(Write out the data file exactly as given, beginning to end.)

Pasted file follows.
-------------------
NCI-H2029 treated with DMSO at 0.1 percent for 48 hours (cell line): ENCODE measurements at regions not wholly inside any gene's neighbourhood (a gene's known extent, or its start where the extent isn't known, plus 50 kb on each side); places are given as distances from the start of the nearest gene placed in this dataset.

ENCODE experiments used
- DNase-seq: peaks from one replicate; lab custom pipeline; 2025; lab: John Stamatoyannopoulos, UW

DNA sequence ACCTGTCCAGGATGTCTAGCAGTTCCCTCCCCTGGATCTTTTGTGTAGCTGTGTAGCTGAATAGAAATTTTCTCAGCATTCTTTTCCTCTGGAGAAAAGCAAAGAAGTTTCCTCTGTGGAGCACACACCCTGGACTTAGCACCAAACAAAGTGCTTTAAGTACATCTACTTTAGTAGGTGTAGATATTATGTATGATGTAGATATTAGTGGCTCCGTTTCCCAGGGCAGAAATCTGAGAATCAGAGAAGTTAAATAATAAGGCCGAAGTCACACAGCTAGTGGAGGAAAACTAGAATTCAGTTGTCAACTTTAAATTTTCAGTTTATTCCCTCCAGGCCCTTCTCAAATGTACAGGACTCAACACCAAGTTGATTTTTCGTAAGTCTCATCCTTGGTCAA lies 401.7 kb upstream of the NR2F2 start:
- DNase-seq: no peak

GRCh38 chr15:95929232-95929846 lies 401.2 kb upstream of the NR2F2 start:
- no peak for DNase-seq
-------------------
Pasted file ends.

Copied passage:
NCI-H2029 treated with DMSO at 0.1 percent for 48 hours (cell line): ENCODE measurements at regions not wholly inside any gene's neighbourhood (a gene's known extent, or its start where the extent isn't known, plus 50 kb on each side); places are given as distances from the start of the nearest gene placed in this dataset.

ENCODE experiments used
- DNase-seq: peaks from one replicate; lab custom pipeline; 2025; lab: John Stamatoyannopoulos, UW

DNA sequence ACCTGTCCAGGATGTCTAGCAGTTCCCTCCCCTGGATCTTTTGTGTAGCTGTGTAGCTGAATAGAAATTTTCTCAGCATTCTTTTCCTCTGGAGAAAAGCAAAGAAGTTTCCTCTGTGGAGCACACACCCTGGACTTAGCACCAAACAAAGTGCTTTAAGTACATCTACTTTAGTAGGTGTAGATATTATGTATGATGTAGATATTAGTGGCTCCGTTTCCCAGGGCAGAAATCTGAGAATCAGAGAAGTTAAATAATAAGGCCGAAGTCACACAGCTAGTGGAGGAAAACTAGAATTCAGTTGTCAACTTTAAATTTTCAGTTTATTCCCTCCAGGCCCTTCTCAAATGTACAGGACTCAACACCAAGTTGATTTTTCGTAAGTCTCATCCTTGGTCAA lies 401.7 kb upstream of the NR2F2 start:
- DNase-seq: no peak

GRCh38 chr15:95929232-95929846 lies 401.2 kb upstream of the NR2F2 start:
- no peak for DNase-seq